While series connections are very easy to visualize on terminal strips,parallel connections are more
di±cult.Work with your students through this question helping those who lack the innate spatial relations
ability to see the solution quickly.
A"trick"I often use to help students build this skill is to have them ¯rst draw a nice,clean schematic
diagram.Then they over-trace each wire in the diagram as they draw it in the pictorial diagram.In this
way,they make sure not to overlook connections in the pictorial diagram.
Notes 23
This is a ¯ne example of a question with multiple correct answers.No matter how many unique
combinations students invent,they may all be veri¯ed by a few simple Ohm's Law calculations.
Notes 24
It has been my experience that students require much practice with circuit analysis to become pro¯cient.
To this end,instructors usually provide their students with lots of practice problems to work through,and
provide answers for students to check their work against.While this approach makes students pro¯cient in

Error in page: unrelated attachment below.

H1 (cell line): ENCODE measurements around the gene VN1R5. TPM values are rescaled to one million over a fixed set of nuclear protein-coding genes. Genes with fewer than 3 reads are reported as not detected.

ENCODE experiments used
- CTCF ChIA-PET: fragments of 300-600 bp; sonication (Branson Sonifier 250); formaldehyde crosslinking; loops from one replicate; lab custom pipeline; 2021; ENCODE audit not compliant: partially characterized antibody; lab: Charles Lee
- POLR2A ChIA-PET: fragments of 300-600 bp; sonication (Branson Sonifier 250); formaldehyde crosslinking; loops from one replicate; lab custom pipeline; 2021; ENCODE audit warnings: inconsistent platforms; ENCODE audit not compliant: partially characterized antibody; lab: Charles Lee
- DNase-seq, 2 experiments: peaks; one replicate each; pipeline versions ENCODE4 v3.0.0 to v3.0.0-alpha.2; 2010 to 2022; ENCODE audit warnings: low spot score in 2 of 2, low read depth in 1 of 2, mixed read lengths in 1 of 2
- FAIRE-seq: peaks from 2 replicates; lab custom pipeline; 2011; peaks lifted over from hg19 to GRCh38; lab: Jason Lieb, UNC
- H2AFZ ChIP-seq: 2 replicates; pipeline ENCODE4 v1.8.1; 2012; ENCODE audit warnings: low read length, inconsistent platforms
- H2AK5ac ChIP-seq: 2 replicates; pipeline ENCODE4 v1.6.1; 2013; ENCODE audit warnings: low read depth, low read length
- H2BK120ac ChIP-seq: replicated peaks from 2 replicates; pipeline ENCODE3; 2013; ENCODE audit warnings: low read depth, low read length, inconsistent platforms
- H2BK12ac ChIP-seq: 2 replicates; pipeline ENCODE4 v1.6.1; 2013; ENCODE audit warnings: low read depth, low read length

circuit theory,it fails to fully educate them.
Students don't just need mathematical practice.They also need real,hands-on practice building circuits
and using test equipment.So,I suggest the following alternative approach:students should build their
own"practice problems"with real components,and try to mathematically predict the various voltage and
current values.This way,the mathematical theory"comes alive,"and students gain practical pro¯ciency
they wouldn't gain merely by solving equations.
Another reason for following this method of practice is to teach students scienti¯c method:the process
of testing a hypothesis (in this case,mathematical predictions) by performing a real experiment.Students